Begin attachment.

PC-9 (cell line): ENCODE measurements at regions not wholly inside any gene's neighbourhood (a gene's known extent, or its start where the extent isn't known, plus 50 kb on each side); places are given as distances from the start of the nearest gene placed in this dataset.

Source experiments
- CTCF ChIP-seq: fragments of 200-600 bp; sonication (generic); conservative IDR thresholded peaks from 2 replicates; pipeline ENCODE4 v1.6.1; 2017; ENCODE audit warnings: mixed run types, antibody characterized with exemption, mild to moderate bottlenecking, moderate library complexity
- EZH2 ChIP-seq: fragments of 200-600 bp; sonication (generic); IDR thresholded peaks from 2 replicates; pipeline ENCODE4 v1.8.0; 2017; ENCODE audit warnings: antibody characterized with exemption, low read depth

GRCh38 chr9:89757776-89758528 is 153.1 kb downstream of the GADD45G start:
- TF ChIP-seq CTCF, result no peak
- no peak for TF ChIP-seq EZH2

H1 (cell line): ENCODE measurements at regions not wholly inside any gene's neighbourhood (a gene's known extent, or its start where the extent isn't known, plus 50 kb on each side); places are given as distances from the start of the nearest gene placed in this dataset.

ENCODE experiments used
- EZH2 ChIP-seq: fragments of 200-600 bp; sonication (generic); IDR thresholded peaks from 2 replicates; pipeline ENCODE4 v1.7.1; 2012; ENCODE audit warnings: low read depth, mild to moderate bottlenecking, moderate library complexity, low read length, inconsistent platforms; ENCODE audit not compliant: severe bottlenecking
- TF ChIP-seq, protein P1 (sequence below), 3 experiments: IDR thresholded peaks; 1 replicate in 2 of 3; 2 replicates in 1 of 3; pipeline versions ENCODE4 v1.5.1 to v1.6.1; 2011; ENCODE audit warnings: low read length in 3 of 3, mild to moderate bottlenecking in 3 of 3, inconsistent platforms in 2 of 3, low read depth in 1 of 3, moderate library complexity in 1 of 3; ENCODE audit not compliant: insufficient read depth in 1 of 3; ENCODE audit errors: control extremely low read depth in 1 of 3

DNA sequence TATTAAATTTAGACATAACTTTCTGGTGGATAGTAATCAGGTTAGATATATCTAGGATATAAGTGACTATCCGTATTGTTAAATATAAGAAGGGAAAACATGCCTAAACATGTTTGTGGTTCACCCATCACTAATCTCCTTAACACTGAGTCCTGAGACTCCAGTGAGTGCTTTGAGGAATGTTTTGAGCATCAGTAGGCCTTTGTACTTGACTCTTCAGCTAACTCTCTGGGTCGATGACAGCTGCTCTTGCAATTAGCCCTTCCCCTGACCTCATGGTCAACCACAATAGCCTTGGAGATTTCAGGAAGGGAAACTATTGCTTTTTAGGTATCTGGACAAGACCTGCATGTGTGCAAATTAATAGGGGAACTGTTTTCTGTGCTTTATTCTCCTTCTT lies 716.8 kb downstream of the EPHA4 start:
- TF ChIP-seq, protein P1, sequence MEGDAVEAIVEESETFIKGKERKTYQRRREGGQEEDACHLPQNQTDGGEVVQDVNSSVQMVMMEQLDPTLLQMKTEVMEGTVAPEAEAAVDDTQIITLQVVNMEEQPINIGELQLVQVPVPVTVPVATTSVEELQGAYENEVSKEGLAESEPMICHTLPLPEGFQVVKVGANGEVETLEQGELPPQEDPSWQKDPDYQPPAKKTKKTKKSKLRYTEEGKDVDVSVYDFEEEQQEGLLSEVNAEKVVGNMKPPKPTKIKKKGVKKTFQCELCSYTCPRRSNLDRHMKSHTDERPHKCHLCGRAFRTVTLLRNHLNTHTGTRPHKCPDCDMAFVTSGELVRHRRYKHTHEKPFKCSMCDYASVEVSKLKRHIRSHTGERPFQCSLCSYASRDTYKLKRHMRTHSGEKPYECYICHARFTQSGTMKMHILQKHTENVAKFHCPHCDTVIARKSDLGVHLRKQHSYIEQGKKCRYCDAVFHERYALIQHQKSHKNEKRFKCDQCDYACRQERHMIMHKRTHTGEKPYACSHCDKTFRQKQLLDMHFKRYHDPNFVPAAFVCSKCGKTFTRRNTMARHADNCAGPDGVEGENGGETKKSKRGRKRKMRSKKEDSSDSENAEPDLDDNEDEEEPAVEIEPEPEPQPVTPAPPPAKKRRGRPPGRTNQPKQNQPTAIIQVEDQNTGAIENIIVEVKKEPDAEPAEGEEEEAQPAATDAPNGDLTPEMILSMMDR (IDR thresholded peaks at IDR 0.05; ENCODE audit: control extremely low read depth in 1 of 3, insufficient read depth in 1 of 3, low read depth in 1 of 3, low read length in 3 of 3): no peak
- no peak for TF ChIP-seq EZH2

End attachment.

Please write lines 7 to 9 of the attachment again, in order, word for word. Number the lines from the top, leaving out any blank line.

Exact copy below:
- no peak for TF ChIP-seq EZH2

H1 (cell line): ENCODE measurements at regions not wholly inside any gene's neighbourhood (a gene's known extent, or its start where the extent isn't known, plus 50 kb on each side); places are given as distances from the start of the nearest gene placed in this dataset.

ENCODE experiments used